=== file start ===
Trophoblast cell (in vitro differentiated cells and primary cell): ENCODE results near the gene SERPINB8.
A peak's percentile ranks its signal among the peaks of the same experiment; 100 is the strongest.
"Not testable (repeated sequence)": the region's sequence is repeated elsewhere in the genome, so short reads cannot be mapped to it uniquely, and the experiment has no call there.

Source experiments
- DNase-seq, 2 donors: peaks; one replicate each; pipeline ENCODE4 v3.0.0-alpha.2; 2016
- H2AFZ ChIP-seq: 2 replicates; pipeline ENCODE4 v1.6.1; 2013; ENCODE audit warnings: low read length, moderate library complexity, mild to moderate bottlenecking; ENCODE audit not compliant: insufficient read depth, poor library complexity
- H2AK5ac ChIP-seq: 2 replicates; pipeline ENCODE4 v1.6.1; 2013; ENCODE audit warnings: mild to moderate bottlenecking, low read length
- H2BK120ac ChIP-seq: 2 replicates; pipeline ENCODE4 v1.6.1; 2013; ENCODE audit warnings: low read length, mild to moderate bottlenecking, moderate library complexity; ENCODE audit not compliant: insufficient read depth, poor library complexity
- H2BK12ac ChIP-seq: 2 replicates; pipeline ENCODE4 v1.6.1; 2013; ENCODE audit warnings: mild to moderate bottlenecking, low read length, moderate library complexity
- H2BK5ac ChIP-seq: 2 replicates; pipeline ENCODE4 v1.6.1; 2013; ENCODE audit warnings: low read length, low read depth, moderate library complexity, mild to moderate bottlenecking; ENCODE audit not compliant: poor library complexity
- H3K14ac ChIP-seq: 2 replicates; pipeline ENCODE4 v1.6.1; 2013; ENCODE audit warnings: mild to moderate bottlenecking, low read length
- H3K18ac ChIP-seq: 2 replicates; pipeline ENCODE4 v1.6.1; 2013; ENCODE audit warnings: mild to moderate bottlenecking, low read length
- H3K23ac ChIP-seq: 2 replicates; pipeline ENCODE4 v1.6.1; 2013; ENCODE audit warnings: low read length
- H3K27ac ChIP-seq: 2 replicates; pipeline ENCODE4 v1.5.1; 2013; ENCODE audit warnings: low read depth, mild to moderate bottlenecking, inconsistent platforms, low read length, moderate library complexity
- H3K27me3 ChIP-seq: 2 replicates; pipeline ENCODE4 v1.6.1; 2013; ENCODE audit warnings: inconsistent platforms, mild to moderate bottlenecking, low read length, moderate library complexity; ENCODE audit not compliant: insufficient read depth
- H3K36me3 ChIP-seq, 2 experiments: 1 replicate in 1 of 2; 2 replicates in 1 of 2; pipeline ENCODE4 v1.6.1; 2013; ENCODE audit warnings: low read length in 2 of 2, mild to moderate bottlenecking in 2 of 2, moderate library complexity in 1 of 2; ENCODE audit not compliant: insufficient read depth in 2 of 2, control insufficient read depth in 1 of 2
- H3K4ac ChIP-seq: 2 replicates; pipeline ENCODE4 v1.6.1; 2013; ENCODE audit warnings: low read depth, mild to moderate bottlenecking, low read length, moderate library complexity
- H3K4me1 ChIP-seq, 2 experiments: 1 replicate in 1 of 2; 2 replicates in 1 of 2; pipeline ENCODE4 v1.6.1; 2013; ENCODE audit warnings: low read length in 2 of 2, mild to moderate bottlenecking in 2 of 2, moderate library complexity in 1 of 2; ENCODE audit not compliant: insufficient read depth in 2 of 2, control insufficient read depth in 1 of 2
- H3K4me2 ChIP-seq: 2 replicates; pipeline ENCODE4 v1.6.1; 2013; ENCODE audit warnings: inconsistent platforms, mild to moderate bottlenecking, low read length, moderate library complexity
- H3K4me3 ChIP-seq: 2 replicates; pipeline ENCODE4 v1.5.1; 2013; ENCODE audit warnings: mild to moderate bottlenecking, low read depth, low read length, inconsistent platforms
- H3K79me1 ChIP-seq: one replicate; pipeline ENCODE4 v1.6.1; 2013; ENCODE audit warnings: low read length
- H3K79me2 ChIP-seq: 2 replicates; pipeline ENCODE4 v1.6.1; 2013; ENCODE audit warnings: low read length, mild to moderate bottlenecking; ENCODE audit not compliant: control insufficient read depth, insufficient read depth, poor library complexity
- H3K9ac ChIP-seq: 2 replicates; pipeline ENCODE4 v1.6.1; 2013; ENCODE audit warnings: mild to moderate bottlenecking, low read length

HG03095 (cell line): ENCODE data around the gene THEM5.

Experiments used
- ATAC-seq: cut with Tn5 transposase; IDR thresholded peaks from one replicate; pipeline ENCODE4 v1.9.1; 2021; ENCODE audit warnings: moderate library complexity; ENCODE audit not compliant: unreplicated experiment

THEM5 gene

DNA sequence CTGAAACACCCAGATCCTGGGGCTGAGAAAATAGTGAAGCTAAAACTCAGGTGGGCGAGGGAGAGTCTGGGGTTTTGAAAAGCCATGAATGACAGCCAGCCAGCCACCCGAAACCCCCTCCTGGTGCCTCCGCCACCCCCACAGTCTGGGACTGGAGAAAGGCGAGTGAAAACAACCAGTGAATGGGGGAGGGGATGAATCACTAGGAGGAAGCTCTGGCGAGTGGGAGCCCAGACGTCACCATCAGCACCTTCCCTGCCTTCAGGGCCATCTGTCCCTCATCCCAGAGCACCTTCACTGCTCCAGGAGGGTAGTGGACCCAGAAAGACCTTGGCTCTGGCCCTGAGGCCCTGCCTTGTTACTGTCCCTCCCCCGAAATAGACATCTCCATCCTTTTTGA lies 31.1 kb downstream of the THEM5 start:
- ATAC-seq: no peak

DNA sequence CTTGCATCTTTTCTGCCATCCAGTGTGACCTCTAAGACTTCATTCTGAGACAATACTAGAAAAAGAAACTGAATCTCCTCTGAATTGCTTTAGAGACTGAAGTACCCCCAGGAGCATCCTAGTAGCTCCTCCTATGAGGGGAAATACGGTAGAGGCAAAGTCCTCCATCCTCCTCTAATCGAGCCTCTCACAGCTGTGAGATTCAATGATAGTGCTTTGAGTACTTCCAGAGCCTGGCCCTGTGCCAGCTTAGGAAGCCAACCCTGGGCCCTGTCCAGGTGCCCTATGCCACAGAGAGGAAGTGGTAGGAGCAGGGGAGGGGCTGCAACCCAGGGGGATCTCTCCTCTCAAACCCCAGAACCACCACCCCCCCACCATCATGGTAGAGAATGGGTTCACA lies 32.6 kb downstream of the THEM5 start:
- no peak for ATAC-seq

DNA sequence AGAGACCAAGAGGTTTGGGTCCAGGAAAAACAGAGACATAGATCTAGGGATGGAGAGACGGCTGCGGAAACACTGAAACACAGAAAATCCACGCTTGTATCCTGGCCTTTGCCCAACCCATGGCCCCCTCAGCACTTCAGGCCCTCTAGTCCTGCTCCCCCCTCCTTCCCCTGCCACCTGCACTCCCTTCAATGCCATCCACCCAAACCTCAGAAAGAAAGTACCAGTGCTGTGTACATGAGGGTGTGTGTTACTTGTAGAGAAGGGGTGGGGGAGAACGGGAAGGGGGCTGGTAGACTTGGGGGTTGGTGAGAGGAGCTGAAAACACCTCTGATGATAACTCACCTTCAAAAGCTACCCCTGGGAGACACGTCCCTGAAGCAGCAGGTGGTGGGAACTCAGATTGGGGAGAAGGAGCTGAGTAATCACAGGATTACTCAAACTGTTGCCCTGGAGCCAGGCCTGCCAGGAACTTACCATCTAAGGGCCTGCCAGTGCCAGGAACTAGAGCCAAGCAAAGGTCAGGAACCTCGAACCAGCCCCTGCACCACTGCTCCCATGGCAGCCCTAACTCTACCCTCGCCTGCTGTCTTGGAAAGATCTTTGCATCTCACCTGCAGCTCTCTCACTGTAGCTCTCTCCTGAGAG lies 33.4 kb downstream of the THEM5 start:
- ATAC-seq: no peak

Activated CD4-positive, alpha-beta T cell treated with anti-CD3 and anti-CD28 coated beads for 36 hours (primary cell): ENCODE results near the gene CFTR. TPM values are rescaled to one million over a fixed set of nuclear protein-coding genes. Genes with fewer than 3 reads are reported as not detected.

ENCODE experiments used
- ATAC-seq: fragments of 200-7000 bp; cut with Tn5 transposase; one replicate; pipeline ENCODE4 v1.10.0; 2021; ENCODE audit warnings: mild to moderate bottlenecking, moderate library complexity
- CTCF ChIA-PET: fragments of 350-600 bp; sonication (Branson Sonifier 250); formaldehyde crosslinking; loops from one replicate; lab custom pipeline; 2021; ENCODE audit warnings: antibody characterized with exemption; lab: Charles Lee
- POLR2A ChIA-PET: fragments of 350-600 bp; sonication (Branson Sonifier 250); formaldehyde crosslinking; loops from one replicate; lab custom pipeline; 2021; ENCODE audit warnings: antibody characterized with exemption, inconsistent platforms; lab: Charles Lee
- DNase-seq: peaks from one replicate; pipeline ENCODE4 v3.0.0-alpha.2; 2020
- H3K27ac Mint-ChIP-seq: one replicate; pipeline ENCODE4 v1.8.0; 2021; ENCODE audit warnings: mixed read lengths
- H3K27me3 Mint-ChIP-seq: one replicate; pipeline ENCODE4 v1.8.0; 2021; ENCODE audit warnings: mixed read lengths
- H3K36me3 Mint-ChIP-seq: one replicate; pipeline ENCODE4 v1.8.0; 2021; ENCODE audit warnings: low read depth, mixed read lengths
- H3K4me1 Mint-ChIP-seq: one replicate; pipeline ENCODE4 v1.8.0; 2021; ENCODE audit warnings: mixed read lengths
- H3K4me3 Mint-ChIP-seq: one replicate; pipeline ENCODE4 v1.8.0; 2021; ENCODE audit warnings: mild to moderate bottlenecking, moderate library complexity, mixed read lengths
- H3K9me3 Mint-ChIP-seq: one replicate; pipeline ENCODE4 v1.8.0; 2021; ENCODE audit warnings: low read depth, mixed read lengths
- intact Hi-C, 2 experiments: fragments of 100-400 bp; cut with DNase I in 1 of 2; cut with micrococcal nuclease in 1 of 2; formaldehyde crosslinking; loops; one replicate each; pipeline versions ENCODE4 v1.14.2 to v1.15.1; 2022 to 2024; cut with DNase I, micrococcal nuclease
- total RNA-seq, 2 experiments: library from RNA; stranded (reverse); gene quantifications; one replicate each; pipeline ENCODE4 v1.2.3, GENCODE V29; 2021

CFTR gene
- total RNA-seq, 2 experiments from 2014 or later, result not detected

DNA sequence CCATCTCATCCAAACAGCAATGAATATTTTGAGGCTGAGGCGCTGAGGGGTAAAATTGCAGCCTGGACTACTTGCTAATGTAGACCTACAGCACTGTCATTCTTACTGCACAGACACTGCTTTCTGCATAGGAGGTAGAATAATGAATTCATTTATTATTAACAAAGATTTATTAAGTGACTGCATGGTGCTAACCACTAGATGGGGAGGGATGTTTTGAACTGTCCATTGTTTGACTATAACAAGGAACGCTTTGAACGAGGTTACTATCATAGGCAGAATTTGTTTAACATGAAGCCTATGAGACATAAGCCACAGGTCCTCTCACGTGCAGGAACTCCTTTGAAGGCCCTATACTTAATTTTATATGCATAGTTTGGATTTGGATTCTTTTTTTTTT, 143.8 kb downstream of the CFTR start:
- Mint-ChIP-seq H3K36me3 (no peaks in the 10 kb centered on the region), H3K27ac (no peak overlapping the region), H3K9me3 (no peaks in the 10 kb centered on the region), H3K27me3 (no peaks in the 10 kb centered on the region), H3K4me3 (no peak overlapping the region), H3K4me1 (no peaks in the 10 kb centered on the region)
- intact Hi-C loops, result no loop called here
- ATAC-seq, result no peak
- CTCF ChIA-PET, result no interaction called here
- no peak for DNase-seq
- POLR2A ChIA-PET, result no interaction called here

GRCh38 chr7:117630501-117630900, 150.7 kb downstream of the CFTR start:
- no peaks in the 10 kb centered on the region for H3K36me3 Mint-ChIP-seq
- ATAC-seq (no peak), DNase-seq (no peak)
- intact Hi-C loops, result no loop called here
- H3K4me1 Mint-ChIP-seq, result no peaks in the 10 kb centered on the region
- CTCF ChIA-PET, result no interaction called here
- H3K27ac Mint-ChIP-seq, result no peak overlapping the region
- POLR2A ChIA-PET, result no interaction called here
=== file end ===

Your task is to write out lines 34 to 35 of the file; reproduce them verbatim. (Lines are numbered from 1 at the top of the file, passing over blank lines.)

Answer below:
Activated CD4-positive, alpha-beta T cell treated with anti-CD3 and anti-CD28 coated beads for 36 hours (primary cell): ENCODE results near the gene CFTR. TPM values are rescaled to one million over a fixed set of nuclear protein-coding genes. Genes with fewer than 3 reads are reported as not detected.

ENCODE experiments used